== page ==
“Imagine the most profitable restaurant in your city has no tables, no chairs, and no patrons. Chances are you just pictured the future of dining.”
That’s the first line of Do you know where your food comes from?, one of my favorite blog posts–back in April 2019. Things have changed quite a bit since then. And last week, Sifted published a comprehensive report on one of the hottest markets right now.
The future of on-demand food delivery.
Food delivery plays a sizeable role in European tech, with household names like Glovo, Wolt and Delivery Hero. It accounts for 4.6% of the total capital invested in Europe in 2019 – €1.6 billion out of the €34.3 billion.
The report outlines three predictions that they believe will play out over the coming years (and a bunch of puns):
- Dark kitchens are going to be big
- Brands are going to go at it alone
- On-demand grocery is going to get interesting
The report is fantastic – European tech has been craving quality content for a while – but overly bullyish. I guess that’s what you get when you ask the Head of Asia Pacific, Europe, Middle East and Africa for Uber Eats about the future of his industry. I tend to disagree a bit, and think we’ll see some consolidation in the space.
But there’s one thing I think they got right – dark kitchens.
Welcome to the world of dark kitchens
Here’s how I described dark kitchens in the past:
"A cloud kitchen is a food venue that doesn't have a location for pickup or seated venue and are offered exclusively through food marketplaces."
Back then my point was a potential winner could be the infrastructure layer that powered the entire industry – the AWS for dark kitchens.
My point holds. But I think I was missing a bigger one: the combination of food delivery apps and dark kitchens can kill home cooking and change the way we consume food.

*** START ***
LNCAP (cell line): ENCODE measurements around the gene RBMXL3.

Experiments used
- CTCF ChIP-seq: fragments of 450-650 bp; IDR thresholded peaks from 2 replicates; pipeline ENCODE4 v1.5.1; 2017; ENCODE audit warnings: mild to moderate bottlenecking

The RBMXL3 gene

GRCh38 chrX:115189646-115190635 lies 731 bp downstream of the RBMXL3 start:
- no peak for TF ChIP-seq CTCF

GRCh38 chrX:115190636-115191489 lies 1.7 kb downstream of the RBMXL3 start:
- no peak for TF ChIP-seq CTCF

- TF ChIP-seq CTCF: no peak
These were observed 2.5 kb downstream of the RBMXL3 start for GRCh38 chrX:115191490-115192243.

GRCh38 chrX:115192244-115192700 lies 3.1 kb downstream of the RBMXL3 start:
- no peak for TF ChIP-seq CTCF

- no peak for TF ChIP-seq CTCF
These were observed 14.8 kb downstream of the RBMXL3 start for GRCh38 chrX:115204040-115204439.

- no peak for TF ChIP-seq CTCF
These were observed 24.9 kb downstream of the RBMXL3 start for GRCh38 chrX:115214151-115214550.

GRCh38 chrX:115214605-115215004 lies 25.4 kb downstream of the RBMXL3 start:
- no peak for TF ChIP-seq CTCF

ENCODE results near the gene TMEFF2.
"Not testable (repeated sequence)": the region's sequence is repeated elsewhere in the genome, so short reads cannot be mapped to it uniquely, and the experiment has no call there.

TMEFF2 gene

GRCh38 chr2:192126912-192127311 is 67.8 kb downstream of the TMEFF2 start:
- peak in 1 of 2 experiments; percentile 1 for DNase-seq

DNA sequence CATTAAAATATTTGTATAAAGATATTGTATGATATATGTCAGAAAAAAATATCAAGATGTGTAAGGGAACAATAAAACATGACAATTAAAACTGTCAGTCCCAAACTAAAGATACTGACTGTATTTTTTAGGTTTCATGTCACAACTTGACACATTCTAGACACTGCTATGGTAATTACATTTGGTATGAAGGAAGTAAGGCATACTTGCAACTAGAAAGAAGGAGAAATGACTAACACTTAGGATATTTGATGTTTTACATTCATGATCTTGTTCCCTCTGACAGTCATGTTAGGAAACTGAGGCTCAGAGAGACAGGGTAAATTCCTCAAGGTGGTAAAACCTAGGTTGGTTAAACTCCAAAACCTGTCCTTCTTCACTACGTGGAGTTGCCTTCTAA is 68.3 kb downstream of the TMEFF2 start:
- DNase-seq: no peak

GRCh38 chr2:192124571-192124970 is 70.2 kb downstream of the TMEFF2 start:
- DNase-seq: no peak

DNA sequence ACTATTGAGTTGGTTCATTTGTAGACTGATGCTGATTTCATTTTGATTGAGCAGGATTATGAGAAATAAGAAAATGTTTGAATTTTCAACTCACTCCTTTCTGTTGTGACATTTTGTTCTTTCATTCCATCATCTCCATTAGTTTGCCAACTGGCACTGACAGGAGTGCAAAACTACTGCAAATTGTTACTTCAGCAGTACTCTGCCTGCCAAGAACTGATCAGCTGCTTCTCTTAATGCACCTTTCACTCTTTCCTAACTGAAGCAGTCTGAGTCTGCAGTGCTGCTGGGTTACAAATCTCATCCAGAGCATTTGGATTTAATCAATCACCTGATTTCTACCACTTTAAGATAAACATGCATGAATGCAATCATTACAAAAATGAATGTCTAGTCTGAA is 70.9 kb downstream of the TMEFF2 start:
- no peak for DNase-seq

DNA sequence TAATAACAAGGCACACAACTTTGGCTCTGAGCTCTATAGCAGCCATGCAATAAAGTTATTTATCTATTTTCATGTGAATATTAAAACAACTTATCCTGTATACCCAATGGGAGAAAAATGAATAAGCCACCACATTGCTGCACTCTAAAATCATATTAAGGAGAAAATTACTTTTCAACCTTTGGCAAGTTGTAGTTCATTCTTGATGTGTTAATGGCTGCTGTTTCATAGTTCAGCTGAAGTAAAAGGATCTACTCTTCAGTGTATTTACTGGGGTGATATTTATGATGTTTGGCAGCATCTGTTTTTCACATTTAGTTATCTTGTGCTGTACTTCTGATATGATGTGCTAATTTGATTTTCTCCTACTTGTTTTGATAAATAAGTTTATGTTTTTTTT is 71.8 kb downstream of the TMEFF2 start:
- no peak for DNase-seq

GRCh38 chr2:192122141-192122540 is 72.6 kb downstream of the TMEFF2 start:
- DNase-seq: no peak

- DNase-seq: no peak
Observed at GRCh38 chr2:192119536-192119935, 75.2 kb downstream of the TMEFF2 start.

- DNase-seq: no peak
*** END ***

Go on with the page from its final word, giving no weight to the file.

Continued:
Food delivery apps can integrate vertically and control production on top of the already existing distribution by opening up dark kitchens and displacing competitors.
If handled correctly, this is a game changer for a bunch of reasons.
First, food delivery apps would become both sides of the marketplace, pushing down costs and increasing revenue.
- as a food delivery app, they can retain all the revenue instead of sharing it with the restaurant (remember, they are the restaurant)
- as a restaurant, you can produce food at a much lower cost than a traditional restaurant because there’s no front-of-house personnel, rent is lower, insurance is more affordable, etc. Not only you retain all the revenue, but your COGS are significantly cheaper than a traditional restaurant AND you control the marketplace where this purchase happens.
This cost reduction can be absorbed by the business, or passed along to the consumer in the form of lower prices.
Second, food delivery apps can iterate at a ridiculous speed, and the speed of feedback cycles if one of the best levers you can pull when trying to improve a system.
Imagine an old hotel shower where water temperature takes a while to respond to your faucet turns. You’ll spend most of the shower turning the faucets left and right frantically, overshooting and undershooting to get the right temperature because it takes a freakin’ minute for the water to adjust to your inputs.
Same with feedback.
If you are a food business on a food delivery marketplace, there are two things to optimise for:
- New orders. This depends largely on how your brand resonates with new consumers.
- Repeat orders. This is affected by food quality. If people liked your food, they’ll order again.But let's talk about new orders.
If a regular restaurant with a front-of-house wants to try new branding and position to increase new orders, they need to hire an agency, change their physical space, and fire the chef to bring on a new one.
If Deliveroo wants to try new branding to increase new orders, they could ask their Product team to put a bunch of designs together, split test the most performing one on the app, and funnel all the orders through the same operation.